Their main challenge is the low cost, light weight, and ubiquity of very mature solutions such as thermistors and resistive temperature detectors. As such, printed temperature sensors have the clearest value proposition applications that require spatial resolution using conformal array, such as monitoring wounds or skin complaints. Monitoring batteries in electric vehicles is another highly promising application that is receiving increased interest, with the light weight and ease of integration with pouch cells the main attractions.
Gas and humidity sensors can also be printed, although at present most are made from ceramics rather than organic material. Some of these ceramics are printed as a 'thick film' with very high curing temperatures, rendering them incompatible with flexible substrates. Emerging approaches are based around functionalized carbon nanotubes and other organic semiconductors. Multiple sensors with slightly different properties can be combined to form an 'electronic nose', with their composite output exhibiting a different 'fingerprint' for each analyte.
Gas sensors are already used in many industrial contexts and are likely to be increasingly adopted as concern about air pollution grows. Unlike some sectors, there is substantial scope for differentiation by sensitivity and analyte, leading to a fragmented market. Another promising long-term application in which printed gas sensors offer unique capability is directly printing onto food packaging to measure food degradation. However, this will likely require the development of flexible hybrid electronics to make such capability cost-effective via continuous manufacturing, along with the development of enabling technologies such as flexible ICs.
The largest category of printed sensors by revenue and volume is printed biosensors, dominated by glucose test strips. The annual demand is in the billions. However, use is gradually declining due to the growing adoption of patient-friendly continuous glucose monitoring, a trend that will continue to grow. In parallel, there have been significant price pressures and commoditization as regulators have sought to supress the test prices and in doing so eroded the margins. Despite all this, this remains the largest volume and revenue business in the printed and flexible sensor landscape. Importantly, printed biosensors are not constrained to glucose sensing and an array of other sensors are emerging.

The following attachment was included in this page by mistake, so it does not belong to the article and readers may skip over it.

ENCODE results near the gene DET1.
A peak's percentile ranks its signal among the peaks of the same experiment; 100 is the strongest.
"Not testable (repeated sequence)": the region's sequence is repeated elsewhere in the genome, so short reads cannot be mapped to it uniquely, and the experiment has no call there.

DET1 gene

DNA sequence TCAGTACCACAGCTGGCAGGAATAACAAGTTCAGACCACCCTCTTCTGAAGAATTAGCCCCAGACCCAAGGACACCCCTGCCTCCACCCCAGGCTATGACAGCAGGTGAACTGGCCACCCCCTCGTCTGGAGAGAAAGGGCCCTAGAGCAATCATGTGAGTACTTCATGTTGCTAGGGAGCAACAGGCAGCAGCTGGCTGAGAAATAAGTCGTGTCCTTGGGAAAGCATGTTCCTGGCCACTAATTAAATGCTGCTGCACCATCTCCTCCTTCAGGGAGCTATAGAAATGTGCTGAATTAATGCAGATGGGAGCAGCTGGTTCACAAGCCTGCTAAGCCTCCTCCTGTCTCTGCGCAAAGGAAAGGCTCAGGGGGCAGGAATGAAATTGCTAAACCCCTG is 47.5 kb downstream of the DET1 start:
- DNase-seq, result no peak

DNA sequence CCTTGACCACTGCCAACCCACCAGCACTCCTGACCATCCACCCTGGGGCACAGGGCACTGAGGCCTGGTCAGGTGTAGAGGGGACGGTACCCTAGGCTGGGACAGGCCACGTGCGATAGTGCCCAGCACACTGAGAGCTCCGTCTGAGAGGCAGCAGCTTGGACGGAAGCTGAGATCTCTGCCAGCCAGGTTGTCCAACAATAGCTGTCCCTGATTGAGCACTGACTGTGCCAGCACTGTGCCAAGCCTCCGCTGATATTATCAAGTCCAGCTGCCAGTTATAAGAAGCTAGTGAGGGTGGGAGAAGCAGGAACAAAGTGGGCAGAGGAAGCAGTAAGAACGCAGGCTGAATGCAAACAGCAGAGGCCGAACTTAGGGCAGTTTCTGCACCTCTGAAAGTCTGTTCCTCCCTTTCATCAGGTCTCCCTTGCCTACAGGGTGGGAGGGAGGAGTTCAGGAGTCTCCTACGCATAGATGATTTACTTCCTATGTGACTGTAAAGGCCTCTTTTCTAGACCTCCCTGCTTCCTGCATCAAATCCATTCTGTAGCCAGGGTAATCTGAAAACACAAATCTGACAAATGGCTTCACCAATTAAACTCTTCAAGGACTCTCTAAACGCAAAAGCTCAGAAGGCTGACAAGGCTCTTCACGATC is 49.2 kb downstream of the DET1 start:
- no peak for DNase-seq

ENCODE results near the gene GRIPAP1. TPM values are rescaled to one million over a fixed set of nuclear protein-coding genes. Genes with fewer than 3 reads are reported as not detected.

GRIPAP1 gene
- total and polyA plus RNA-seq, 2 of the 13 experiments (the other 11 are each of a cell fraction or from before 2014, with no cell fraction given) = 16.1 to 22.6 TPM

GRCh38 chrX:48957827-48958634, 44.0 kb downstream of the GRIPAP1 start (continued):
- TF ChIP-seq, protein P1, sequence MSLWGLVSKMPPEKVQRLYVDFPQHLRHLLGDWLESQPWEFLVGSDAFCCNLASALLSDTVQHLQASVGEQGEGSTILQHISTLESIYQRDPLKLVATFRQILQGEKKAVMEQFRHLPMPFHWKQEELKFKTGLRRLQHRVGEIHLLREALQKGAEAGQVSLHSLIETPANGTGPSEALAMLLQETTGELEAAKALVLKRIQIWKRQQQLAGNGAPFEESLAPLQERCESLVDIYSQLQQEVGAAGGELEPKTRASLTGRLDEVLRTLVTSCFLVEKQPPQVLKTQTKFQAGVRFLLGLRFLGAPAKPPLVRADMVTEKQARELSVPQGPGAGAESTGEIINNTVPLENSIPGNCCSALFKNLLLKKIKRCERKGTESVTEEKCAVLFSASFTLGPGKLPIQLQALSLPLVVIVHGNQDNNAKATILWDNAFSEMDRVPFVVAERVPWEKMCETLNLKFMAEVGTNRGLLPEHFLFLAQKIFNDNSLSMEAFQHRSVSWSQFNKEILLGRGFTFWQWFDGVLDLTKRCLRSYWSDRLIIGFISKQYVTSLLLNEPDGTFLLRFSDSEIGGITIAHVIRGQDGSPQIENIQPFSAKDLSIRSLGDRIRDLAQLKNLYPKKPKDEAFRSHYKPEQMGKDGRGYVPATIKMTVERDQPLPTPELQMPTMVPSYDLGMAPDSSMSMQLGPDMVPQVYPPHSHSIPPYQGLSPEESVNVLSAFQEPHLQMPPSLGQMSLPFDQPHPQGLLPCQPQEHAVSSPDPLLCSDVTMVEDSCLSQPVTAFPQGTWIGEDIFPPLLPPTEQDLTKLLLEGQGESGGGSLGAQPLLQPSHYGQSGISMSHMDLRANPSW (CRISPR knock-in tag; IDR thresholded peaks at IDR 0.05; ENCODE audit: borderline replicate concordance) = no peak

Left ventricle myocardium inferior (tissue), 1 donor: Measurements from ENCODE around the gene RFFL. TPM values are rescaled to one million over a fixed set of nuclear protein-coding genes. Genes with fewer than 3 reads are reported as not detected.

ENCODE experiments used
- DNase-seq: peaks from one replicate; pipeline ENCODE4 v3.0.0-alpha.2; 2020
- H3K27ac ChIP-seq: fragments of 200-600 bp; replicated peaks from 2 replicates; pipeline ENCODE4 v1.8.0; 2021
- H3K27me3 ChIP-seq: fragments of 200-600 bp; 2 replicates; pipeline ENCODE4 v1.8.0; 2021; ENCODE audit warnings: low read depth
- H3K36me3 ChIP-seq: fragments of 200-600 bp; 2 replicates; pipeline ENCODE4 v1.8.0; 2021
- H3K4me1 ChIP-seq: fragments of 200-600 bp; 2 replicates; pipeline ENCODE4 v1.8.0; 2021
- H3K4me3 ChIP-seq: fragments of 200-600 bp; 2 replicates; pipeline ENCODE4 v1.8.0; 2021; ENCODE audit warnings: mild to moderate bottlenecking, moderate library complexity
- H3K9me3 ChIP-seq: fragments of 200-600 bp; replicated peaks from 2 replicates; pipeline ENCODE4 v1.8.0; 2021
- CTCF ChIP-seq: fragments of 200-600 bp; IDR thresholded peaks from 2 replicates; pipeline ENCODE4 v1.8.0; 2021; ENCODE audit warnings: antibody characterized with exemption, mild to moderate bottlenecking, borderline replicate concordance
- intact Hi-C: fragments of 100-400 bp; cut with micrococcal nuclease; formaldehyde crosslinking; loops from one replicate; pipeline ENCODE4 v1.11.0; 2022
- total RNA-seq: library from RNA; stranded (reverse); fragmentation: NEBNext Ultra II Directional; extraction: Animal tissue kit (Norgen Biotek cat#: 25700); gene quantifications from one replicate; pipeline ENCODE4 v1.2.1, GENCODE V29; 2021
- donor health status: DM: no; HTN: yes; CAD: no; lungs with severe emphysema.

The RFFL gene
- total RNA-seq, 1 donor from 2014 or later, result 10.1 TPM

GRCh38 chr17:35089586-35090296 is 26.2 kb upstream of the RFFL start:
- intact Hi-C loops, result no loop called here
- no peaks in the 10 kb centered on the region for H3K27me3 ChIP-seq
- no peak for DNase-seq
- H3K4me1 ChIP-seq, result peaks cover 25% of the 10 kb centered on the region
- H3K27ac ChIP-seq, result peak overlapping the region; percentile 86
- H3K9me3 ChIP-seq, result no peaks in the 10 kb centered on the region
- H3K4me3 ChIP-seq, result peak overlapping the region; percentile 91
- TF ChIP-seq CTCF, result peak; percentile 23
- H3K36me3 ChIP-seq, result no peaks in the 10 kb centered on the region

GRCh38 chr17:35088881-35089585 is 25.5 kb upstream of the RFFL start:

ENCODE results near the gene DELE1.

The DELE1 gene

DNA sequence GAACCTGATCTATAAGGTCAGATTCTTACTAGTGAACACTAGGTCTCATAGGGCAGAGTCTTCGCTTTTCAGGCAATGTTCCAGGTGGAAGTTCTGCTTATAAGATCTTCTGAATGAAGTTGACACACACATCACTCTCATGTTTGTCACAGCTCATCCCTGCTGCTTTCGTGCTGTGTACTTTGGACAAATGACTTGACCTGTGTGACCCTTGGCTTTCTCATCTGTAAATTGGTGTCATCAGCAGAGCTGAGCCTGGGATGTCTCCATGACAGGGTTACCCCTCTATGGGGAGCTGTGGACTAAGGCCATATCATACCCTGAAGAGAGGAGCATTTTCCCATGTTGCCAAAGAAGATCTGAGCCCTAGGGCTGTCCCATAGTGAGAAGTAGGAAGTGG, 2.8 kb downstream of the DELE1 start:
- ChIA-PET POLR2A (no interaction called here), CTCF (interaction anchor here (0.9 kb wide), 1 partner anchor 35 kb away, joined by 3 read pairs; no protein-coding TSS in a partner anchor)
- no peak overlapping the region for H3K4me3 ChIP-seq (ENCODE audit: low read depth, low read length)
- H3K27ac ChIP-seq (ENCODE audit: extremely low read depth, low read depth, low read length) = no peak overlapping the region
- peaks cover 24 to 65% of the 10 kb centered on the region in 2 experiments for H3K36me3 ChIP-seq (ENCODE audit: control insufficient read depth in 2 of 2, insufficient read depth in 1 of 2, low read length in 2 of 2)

Today, most medial electrodes comprise a metal snap fastening with an electrolytic gel, but these can only be used for short periods. For continuous monitoring, printed electrodes are gradually being adopted into skin patches, since they last longer, can be integrated into a product together with conductive interconnects (also printed) and are flexible. Wearable electrodes are also well suited to fitness context and have been integrated into e-textiles to monitor heart rate in a comfortable way. Both medical and fitness applications of printed wearable electrodes are likely to increase as the software for continuous monitoring develops thus creating greater demand, although the durability in e-textiles remains a concern for consumers.
IDTechEx has been researching the emerging printed electronics market for well over a decade, launching our first printed and flexible sensor report back in 2012. Since then, we have stayed close to the technical and market developments, interviewing key players worldwide, attending numerous conferences, delivering multiple consulting projects, and running classes and workshops on the topic. The depth and breadth of our insight is truly unrivalled, demonstrated by the detailed profiles of over 50 companies included within this report.
This report discusses each of these printed sensor categories in considerable detail, evaluating the different technologies and the challenges to adoption. We also develop 10-year market forecasts for each technology and application sector, delineated by both revenue and printed sensor area.